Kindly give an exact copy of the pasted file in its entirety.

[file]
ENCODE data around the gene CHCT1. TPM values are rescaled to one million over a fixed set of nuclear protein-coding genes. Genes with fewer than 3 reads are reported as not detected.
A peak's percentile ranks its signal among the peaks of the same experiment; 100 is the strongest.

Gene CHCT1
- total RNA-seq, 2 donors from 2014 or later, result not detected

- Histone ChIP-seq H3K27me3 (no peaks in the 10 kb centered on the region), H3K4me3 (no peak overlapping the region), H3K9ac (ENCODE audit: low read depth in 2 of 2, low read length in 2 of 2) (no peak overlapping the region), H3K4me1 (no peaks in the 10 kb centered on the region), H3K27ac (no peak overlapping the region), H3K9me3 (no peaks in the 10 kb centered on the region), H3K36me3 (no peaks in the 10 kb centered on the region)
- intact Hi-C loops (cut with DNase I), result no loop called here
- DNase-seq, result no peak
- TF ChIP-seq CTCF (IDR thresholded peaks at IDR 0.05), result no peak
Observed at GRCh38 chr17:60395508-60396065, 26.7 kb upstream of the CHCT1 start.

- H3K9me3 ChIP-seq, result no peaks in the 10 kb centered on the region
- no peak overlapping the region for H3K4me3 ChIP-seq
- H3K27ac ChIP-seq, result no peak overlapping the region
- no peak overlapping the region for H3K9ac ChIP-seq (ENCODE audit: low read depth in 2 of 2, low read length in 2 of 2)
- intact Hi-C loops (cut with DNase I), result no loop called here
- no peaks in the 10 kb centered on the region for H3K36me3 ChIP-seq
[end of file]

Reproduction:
ENCODE data around the gene CHCT1. TPM values are rescaled to one million over a fixed set of nuclear protein-coding genes. Genes with fewer than 3 reads are reported as not detected.
A peak's percentile ranks its signal among the peaks of the same experiment; 100 is the strongest.

Gene CHCT1
- total RNA-seq, 2 donors from 2014 or later, result not detected

- Histone ChIP-seq H3K27me3 (no peaks in the 10 kb centered on the region), H3K4me3 (no peak overlapping the region), H3K9ac (ENCODE audit: low read depth in 2 of 2, low read length in 2 of 2) (no peak overlapping the region), H3K4me1 (no peaks in the 10 kb centered on the region), H3K27ac (no peak overlapping the region), H3K9me3 (no peaks in the 10 kb centered on the region), H3K36me3 (no peaks in the 10 kb centered on the region)
- intact Hi-C loops (cut with DNase I), result no loop called here
- DNase-seq, result no peak
- TF ChIP-seq CTCF (IDR thresholded peaks at IDR 0.05), result no peak
Observed at GRCh38 chr17:60395508-60396065, 26.7 kb upstream of the CHCT1 start.

- H3K9me3 ChIP-seq, result no peaks in the 10 kb centered on the region
- no peak overlapping the region for H3K4me3 ChIP-seq
- H3K27ac ChIP-seq, result no peak overlapping the region
- no peak overlapping the region for H3K9ac ChIP-seq (ENCODE audit: low read depth in 2 of 2, low read length in 2 of 2)
- intact Hi-C loops (cut with DNase I), result no loop called here
- no peaks in the 10 kb centered on the region for H3K36me3 ChIP-seq